SHERMAN, Tex. (KXII) -- A Sherman couple was vacationing on St. Martin when the eye of Hurricane Irma hit the island, leaving them stranded without any running water.
As the Category 5 hurricane charged toward the island, Dewayne and Stephanie DeBerry crammed into a room in their resort's convention center with 300 other people.
"We had no idea what we were about to face," Stephanie DeBerry said.
But when the roof started to leak, the resort's hurricane supervisor changed his plans and moved spots. Just 10 minutes later, that first room they were in, was blown to pieces.
"They moved us very last minute, and I'm so glad they did, cause we probably wouldn't be here talking to you today," Stephanie said.
A birthday celebration on the island of St. Martin, turned into five extra days without running water, limited food, no beds and no way to fly out.
"The whole roof of that second room was just bouncing up and down, and the walls in and out, the tiles would fall out, the doors would fall off," Stephanie said.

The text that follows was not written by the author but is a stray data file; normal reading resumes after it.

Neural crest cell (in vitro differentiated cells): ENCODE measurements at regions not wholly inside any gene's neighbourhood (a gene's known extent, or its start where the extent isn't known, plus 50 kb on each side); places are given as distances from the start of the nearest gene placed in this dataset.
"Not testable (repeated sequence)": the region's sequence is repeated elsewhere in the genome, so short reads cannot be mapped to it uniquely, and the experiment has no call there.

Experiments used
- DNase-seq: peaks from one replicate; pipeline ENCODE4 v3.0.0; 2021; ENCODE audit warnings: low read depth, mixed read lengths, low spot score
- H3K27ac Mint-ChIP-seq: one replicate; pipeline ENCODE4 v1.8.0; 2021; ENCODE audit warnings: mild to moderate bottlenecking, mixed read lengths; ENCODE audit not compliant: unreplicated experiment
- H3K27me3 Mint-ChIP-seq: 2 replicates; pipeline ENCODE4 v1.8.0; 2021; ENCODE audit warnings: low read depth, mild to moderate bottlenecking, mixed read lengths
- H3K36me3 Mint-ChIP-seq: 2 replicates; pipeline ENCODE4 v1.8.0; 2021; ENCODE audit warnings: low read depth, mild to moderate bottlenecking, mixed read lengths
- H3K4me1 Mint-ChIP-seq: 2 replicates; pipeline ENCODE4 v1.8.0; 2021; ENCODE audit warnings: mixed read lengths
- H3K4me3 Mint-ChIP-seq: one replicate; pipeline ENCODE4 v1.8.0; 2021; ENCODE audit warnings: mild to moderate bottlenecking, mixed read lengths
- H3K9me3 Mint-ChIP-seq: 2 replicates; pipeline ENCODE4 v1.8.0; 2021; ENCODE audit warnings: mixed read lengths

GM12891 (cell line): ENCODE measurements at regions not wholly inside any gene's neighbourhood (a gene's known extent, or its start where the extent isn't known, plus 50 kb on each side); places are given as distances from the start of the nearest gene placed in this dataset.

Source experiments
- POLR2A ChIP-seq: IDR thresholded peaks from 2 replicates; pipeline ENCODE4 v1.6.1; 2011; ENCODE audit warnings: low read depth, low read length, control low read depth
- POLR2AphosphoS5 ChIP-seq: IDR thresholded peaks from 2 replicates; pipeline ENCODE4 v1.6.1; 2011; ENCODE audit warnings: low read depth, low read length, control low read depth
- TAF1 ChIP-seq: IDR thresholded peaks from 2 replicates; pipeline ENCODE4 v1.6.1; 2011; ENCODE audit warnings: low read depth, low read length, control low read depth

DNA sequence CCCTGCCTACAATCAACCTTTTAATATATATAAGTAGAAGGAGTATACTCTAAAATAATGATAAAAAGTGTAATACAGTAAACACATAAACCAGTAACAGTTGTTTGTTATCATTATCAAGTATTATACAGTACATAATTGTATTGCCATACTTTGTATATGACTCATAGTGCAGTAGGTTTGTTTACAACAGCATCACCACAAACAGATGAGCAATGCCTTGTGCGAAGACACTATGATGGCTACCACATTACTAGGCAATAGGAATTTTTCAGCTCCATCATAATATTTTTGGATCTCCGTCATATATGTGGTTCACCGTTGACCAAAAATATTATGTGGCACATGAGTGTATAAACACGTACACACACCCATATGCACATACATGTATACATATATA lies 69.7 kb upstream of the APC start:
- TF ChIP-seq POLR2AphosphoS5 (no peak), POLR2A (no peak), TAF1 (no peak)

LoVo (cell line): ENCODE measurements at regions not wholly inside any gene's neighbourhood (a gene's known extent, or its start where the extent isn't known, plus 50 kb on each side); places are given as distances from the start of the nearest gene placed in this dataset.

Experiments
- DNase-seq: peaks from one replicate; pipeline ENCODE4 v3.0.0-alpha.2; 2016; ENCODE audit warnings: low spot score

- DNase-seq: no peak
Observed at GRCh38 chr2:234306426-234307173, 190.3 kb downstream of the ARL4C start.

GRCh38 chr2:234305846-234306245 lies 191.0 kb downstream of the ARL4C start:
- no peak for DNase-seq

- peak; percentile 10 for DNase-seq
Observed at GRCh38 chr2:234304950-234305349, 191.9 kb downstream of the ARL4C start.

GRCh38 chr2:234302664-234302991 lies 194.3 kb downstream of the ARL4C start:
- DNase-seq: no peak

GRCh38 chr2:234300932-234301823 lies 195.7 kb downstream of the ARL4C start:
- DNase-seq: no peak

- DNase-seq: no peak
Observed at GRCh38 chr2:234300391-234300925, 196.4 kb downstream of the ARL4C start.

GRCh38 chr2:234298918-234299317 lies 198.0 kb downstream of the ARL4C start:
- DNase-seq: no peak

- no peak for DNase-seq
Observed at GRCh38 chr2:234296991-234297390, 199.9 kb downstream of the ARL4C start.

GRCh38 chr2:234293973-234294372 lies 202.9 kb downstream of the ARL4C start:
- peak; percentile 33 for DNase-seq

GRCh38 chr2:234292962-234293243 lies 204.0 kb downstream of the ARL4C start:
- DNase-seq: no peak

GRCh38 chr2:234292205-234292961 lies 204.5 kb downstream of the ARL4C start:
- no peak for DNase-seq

The DeBerrys are now back home in Sherman, trying to grasp the magnitude of what they've experienced.
"It's like life was gone in St. Martin, even though we were alive," Stephanie said.
"It looked like you set off a nuclear bomb on the whole entire island," Dewayne said.
St. Martin's death toll is still rising, with at least 10 people dead.
Since the hurricane came so quickly, there was no way to evacuate. So the 300 strangers with the DeBerrys turned into teammates, using what resources they did have, to stay alive.
"I become a nurse, he becomes a worker, everybody worked so hard, just endlessly with blisters on their feet, hands bleeding," Stephanie said.
"There was a retired engineer there that knew everything about generators, electricity, water, and a preacher there that had connections to get relief aid to the island," Dewayne said.
A team using its connections, even to the point of getting home.
"It just so happened that the owner of our resort was really good friends with the guy that owns Sunwing Airlines out of Canada," Dewayne said.
So they got into a long line at the airport and finally made it back home Sunday.
"The town was devastated, I don't think we'd be here today if it weren't for the workers of St. Martin," Stephanie said.
"So it's just a relief," Dewayne said.
The D-Berry's said once the island is safe, they would love to go back and help the community they claim saved their lives.